This thought has prompted the attempt to rediscover the meaning of ceremonials by resituating them in their historical context. On this view, to set a rite in its context is seen not as an auxiliary step but as an essential ingredient to the act of interpreting it; to investigate the context of a rite is not just to study additional information about it, but to put ourselves in a position to have a greater understanding of its meaning than would be accessible to someone who read it as a self-contained symbolic text. (1989:50)

Following the insight of this conceptual framework, many zar songs may be viewed as ‘acts of transfer’ that preserve the identity of tayfet al-zar (the zar guild). The purpose of this type of analysis is to understand (p.132) songs beyond the boundaries set within the self-contained symbolic texts. In the following section, the context of a zar song dedicated to the saint Hassan Abul Gheit, the patron saint of the Gheitaniya zar troupes, is examined, and it is argued that what is being remembered in this ‘act of transfer’ is the Gheitaniya community’s own identity (1989:76). The song expresses the Gheitaniya’s ‘oppositional history’ to the Egyptian state with regard to the military draft (1989:15).

The Historical Context of the Abul Gheit Song

During the nineteenth century, Egypt underwent traumatic transitions that affected the everyday lives of the rural and urban poor. Many of these changes were the direct result of the reorganization of the modern Egyptian state under Muhammad Ali and his heirs. New measures of control and new technologies of power and administration were introduced to serve the expansionist agenda of the Egyptian state and to insure its control over its subjects.

Recent historical scholarship indicates that the restructuring of the Egyptian state in the nineteenth century had negative effects on the Egyptian population (Fahmy 1997). Peasants were drafted into the army for the first time, and the state reorganized and took control of the Sufi orders (De Jong 1978). These changes created considerable resentment and dissent, particularly among the rural populations. Much-needed labor was taken away from peasant subsistence and diverted to service the Egyptian state and its expansionist and modernizing agenda.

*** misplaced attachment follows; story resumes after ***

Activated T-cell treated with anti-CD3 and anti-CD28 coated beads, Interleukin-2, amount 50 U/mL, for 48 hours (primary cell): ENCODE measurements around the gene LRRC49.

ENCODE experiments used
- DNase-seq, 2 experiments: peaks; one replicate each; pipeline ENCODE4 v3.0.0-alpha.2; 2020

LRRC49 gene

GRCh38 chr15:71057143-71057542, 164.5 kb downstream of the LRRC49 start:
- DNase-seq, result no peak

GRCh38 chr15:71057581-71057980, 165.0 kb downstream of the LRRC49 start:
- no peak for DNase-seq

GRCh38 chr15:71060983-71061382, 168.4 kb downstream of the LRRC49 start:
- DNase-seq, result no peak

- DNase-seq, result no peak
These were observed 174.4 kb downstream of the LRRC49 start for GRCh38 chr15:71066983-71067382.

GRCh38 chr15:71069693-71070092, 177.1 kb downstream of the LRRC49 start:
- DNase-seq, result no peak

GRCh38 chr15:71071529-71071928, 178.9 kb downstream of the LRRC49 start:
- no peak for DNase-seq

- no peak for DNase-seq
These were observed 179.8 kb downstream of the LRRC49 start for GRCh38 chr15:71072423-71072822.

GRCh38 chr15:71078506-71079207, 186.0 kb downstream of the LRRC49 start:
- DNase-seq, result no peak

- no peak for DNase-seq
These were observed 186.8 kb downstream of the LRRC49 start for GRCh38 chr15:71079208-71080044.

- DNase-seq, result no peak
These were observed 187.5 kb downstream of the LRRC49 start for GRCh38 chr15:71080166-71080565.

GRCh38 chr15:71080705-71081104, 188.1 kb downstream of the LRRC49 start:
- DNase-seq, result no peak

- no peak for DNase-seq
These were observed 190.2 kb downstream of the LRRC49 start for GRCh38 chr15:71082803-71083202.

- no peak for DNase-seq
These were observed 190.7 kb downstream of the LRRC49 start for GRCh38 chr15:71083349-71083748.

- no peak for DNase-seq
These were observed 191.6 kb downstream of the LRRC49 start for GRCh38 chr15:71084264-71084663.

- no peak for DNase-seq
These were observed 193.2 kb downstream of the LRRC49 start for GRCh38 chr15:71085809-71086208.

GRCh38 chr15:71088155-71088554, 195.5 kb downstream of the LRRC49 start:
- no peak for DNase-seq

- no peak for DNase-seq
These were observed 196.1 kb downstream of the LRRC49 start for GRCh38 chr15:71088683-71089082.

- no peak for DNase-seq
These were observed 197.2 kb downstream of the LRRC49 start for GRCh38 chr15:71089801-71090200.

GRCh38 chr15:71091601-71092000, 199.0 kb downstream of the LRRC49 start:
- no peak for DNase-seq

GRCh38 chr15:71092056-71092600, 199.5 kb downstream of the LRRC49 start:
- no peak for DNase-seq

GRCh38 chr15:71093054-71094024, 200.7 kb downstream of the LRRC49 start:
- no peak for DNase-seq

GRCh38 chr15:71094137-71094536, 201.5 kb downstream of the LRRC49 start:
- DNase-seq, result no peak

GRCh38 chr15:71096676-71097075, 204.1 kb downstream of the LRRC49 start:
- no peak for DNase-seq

Court records from this period document violent and criminal activity, but there was little recording of non-violent resistance. As a result, memories of symbolic dissent, or what Scott (1990) has called “hidden transcript,” are rarely directly included in the historical archives, and thus are absent from conventional historical reconstruction.

Paul Connerton argues that these “non-inscribed” practices are transmitted in and as traditions such as zar spirit possession. Following his lead, Paul Stoller (1995) has examined Hauka spirit (p.133) possession in Niger as an embodiment of colonial memories, while G.P. Makris (1994;1996) has demonstrated that zar Tambura songs embody images of the traumatic events that followed the rise and the fall of the Mahdi in Sudan.

Makris has analyzed twenty-one zar Tambura songs among devotees in Omdurman in Sudan. He has argued convincingly that zar Tambura is a kind of history and its practices encompass a commentary on the Mahdi wars at the end of the nineteenth century. This was a brutal war waged by Anglo-Egyptian forces partly for the purpose of ending slavery in Sudan. The reproduction of these songs in ritual confirms the identity of the devotees and musicians, who are not only of slave descent and identify themselves as the “original” people of Sudan but who also took a position in the conflict in opposition to the Mahdi (Makris 1994; 1996).

Cultural Memories

Following Connerton, Stoller, and Makris, this section focuses on the cultural memories of a marginal Sufi movement that originated in the nineteenth century by examining a commemorative zar song. Despite the impression that they give of depicting an imaginary world, the ritual song, lore, and bodily practices that commemorate Hassan Abul Gheit, the patron saint of the Gheitaniya zar musicians, actually transfer cultural memories of opposition to the state during the nineteenth century. By placing the transferred ‘images’ and ‘recollected knowledge’ in their historical context, the cultural memories can be discerned from some of their legend-like characteristics.

The Gheitaniya, followers of the spiritual ways established by Hassan Abul Gheit, are one of these specialized groups of zar musicians. The group originally specialized mainly in Muslim saint zikr songs, long before they became engaged in zar in the 1940s. The Gheitaniya singers combined their own Sufi ritual singing tradition with that of zar.

(p.134) Zar song and ritual performances reveal a popular Sufi conception of the world. They express devotion to several interconnected and overlapping constellations of supernatural beings, which have the power to affect the everyday lives of humans and to grant healing and prosperity. At the pinnacle of this universe is God. Just below Him are the prophets. This conception also includes local Muslim and Christian saints and zar/jinns.